Historically low wholesale power prices, combined with a glut of power supply, have combined to put financial pressure on the nukes, which by their nature must operate at all hours whether they’re needed or not.
“We recognize this comes as many of our communities are still recovering from the economic and public health impacts of the pandemic, and we will continue our dialogue with policymakers on ways to prevent these closures,” Exelon CEO Chris Crane said in a release. “To that end, we have opened our books to policymakers and will continue to do so for any lawmaker who wishes to judge the plants’ profitability.”
The two plants employ more than 1,500 and pay more than $63 million in local taxes, the company said.
And, in an assertion implicitly aimed at Gov. J.B. Pritzker, the company said, “The two plants supply 30 percent of Illinois’ carbon-free energy and are essential to meeting the state’s goal to achieve 100 percent clean energy.”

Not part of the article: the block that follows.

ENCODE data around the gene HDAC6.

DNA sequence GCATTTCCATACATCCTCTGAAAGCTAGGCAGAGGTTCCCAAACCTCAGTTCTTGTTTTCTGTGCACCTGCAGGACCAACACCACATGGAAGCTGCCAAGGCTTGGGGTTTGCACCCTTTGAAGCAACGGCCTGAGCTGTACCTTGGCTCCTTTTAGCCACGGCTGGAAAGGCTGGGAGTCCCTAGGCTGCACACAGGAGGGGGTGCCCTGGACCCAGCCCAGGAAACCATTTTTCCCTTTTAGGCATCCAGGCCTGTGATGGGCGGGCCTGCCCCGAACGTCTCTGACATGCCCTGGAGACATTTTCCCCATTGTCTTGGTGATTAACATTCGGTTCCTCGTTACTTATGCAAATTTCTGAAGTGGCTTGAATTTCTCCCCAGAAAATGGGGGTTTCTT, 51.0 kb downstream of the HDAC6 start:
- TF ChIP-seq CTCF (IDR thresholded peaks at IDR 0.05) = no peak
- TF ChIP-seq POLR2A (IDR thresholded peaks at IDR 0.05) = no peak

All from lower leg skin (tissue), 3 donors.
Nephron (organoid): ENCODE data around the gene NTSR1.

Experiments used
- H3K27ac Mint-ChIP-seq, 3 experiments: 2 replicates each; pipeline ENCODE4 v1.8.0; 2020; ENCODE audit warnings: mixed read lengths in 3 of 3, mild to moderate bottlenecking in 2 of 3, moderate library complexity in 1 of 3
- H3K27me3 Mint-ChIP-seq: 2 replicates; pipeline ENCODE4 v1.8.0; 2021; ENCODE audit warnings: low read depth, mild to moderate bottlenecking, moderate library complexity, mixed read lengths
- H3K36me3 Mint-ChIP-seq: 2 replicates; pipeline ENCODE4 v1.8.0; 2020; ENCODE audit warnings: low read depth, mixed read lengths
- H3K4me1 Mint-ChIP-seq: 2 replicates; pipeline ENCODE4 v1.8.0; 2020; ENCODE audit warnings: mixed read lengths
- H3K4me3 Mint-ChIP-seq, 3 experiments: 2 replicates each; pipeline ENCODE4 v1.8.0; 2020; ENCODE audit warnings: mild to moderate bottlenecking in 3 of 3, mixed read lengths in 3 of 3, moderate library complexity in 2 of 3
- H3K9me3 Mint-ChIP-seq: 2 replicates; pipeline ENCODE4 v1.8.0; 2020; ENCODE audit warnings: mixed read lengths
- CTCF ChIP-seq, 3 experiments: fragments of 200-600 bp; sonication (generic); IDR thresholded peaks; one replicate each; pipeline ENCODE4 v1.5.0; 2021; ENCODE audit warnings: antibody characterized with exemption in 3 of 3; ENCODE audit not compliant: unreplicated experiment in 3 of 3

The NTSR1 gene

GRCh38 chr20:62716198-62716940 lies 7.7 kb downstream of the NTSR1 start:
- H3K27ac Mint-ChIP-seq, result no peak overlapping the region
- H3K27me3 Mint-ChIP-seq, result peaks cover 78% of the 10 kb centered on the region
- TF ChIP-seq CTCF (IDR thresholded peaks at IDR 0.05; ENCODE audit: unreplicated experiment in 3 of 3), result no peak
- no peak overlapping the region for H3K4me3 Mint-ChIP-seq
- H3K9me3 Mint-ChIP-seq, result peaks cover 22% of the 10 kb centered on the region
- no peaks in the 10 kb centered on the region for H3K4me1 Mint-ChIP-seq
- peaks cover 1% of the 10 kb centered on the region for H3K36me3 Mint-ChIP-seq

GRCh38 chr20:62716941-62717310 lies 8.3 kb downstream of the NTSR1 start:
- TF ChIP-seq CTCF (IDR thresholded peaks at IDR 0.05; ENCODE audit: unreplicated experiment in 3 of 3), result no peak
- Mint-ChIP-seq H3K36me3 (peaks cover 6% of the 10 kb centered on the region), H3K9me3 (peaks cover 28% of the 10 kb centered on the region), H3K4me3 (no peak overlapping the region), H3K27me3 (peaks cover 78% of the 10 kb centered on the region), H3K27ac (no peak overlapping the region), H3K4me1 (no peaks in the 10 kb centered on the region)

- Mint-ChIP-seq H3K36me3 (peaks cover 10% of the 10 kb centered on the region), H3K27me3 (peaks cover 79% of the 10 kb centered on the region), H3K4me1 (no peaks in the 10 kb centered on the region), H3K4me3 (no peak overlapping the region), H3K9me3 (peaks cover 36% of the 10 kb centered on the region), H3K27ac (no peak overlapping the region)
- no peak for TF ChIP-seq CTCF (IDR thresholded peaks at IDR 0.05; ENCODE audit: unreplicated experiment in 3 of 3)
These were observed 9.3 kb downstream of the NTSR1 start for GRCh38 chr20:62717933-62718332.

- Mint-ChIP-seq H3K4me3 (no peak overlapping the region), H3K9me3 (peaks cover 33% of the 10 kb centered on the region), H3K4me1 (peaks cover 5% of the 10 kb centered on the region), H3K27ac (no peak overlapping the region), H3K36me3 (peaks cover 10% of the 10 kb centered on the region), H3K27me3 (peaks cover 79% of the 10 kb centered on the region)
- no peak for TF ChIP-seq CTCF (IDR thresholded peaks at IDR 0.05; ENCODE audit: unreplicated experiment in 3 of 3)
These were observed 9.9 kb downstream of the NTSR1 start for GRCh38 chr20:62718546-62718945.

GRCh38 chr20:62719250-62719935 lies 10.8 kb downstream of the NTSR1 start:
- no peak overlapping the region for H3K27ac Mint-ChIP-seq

Pritzker just last Friday attempted to restart discussions around comprehensive energy legislation that had been derailed with the July admissions by Exelon-owned Commonwealth Edison of paying off friends and allies of House Speaker Michael Madigan over the year in order to win favorable legislation.
That included the Future Energy Jobs Act of 2016, which imposed new charges on ratepayers statewide to subsidize two other nukes that Exelon had announced it was closing. The subsidies provide $235 million to Exelon each year.
The set of principles Pritzker provided for a bill he’d favor included dismissal of Exelon’s proposal to have the state take over from a federally chartered regional grid operator the function of setting the prices power plants receive for their promise each year to deliver during high-demand periods.
“We agree with Gov. Pritzker that policy reform is urgently needed to address the climate crisis and advance Illinois’ clean energy economy, and we support the objectives of the governor’s recent energy principles,” Crane said in the release. “That’s separate from today’s announcement to retire these two zero-carbon nuclear plants, which was not a decision made lightly and is one that has been in the works for some time.”
via Crain’s Chicago Business
August 27, 2020 at 08:12AM